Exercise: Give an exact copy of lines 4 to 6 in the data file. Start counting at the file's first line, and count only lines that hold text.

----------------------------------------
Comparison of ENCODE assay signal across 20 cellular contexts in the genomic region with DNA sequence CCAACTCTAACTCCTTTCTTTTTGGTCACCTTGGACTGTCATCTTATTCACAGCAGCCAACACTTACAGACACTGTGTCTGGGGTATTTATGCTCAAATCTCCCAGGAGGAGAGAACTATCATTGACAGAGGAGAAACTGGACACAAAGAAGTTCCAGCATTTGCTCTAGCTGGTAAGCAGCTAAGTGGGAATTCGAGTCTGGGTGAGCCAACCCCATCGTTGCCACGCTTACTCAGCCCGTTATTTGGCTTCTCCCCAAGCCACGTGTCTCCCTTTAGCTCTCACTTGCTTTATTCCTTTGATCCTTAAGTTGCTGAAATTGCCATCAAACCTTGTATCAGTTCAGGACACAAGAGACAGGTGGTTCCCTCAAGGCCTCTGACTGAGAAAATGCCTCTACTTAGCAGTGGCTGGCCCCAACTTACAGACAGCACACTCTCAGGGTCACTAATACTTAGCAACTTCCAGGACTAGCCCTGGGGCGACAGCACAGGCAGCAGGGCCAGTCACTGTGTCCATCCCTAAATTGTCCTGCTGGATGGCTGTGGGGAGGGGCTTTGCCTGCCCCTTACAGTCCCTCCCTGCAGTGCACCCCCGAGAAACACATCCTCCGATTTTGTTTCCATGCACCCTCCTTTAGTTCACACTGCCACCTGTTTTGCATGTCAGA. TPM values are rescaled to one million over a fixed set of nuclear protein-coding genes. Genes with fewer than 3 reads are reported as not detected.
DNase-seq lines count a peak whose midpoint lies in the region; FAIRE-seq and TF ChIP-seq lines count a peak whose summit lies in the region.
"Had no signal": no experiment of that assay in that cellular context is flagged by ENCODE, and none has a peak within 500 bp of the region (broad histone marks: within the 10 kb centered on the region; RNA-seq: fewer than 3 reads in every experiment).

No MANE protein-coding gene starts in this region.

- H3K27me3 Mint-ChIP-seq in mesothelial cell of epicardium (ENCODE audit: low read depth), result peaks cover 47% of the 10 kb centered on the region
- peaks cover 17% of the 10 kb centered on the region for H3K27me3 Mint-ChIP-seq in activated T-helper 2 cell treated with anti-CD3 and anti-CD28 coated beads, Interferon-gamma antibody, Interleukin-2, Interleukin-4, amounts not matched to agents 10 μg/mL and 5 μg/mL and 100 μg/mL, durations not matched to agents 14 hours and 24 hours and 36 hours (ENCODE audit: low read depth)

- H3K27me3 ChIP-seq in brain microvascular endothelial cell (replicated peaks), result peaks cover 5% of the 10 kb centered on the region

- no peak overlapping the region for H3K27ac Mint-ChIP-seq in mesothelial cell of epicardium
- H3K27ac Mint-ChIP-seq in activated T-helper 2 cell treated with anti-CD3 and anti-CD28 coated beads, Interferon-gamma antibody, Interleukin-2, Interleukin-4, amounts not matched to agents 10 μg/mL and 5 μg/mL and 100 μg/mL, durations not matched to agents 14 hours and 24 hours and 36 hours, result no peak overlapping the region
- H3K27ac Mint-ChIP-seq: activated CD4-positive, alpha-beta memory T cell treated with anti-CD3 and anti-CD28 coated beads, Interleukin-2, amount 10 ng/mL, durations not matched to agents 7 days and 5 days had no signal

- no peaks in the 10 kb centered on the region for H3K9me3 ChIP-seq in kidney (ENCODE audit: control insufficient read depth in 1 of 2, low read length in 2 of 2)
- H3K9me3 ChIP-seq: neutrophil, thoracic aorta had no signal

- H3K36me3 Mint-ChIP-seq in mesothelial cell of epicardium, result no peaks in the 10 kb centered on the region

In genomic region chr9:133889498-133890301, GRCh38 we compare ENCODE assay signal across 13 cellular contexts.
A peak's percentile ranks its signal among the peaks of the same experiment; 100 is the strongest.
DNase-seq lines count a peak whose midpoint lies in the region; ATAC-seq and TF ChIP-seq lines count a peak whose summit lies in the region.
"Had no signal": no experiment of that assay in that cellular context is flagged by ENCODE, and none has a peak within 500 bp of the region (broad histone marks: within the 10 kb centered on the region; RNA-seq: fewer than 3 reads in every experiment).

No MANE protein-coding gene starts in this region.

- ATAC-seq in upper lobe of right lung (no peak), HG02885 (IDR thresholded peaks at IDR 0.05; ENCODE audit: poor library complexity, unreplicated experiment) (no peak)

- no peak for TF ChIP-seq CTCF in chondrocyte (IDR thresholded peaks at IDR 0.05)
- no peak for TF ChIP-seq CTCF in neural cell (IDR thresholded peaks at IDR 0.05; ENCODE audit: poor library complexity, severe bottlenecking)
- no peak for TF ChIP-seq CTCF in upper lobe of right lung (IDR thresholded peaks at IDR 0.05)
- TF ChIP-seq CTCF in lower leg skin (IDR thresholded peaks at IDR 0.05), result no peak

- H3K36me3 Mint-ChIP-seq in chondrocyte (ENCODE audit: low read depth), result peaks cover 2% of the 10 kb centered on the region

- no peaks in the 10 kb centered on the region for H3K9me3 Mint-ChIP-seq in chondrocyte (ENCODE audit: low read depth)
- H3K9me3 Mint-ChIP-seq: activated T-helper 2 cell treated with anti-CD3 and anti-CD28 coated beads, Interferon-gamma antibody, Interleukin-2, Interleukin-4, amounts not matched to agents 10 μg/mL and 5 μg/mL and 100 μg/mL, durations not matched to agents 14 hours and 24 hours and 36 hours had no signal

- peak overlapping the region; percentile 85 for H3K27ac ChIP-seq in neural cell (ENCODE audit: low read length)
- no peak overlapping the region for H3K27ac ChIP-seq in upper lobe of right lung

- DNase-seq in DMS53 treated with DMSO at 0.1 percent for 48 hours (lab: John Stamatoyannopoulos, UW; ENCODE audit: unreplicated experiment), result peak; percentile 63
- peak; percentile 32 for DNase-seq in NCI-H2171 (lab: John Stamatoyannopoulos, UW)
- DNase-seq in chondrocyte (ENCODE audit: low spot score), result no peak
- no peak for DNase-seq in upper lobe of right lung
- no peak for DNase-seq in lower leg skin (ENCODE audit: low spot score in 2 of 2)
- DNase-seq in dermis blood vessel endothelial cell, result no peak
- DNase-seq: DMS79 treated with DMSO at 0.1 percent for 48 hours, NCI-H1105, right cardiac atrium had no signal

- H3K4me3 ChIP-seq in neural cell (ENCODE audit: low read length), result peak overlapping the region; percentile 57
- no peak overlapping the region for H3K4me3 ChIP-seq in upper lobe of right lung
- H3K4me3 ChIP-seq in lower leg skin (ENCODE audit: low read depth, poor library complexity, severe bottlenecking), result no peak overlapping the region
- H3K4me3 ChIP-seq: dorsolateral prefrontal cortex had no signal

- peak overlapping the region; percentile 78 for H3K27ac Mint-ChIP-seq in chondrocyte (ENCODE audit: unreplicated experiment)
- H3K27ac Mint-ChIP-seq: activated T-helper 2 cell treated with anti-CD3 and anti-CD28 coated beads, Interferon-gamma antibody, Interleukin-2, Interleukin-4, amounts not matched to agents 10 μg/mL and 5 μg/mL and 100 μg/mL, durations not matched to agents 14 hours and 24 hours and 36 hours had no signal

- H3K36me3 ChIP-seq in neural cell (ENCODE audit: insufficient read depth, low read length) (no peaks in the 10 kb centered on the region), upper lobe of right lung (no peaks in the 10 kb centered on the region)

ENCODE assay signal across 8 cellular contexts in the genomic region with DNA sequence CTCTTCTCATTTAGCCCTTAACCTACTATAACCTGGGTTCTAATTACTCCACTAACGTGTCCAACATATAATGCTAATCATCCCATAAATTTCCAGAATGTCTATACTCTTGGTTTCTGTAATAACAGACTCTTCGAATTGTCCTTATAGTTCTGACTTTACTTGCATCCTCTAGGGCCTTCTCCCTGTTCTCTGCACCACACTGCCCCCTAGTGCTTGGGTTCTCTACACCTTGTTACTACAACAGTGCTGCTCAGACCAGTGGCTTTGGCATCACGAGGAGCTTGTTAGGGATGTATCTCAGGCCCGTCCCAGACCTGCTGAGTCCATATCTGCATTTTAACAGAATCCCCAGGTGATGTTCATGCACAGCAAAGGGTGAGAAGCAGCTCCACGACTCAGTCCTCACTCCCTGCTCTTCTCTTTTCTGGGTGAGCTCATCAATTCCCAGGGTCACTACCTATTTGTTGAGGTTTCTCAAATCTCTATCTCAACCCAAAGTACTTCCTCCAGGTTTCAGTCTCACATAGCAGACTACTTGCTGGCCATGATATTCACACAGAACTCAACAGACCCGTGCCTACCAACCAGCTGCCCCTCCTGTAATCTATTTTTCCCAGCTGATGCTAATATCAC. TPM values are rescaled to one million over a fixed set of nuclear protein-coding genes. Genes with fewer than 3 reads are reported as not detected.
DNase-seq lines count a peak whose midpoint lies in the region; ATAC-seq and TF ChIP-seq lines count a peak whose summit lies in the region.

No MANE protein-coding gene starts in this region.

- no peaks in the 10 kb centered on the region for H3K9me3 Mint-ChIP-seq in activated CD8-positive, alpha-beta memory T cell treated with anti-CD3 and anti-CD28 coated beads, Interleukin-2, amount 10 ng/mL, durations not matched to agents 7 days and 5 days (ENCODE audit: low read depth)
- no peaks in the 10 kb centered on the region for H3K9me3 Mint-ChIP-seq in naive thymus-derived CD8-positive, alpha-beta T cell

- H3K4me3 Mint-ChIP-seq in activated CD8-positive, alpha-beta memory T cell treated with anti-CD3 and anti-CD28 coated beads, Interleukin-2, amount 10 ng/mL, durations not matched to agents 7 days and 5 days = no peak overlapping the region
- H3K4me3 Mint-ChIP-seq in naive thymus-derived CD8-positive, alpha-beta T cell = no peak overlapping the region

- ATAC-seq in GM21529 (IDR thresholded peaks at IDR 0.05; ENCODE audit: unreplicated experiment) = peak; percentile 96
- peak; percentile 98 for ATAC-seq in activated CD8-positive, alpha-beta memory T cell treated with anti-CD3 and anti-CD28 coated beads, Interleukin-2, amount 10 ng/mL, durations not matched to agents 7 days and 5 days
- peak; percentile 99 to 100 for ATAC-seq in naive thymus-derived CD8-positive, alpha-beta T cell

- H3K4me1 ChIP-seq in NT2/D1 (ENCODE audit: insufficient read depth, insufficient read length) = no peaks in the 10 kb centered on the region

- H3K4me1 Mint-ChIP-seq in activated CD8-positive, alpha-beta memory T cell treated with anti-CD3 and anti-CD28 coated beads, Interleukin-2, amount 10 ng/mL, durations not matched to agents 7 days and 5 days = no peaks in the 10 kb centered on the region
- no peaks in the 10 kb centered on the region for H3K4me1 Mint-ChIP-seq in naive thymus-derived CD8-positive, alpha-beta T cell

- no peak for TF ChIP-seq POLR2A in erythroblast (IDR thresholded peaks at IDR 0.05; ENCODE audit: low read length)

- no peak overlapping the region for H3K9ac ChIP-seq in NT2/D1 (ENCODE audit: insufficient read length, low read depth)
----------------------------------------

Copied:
No MANE protein-coding gene starts in this region.

- H3K27me3 Mint-ChIP-seq in mesothelial cell of epicardium (ENCODE audit: low read depth), result peaks cover 47% of the 10 kb centered on the region
- peaks cover 17% of the 10 kb centered on the region for H3K27me3 Mint-ChIP-seq in activated T-helper 2 cell treated with anti-CD3 and anti-CD28 coated beads, Interferon-gamma antibody, Interleukin-2, Interleukin-4, amounts not matched to agents 10 μg/mL and 5 μg/mL and 100 μg/mL, durations not matched to agents 14 hours and 24 hours and 36 hours (ENCODE audit: low read depth)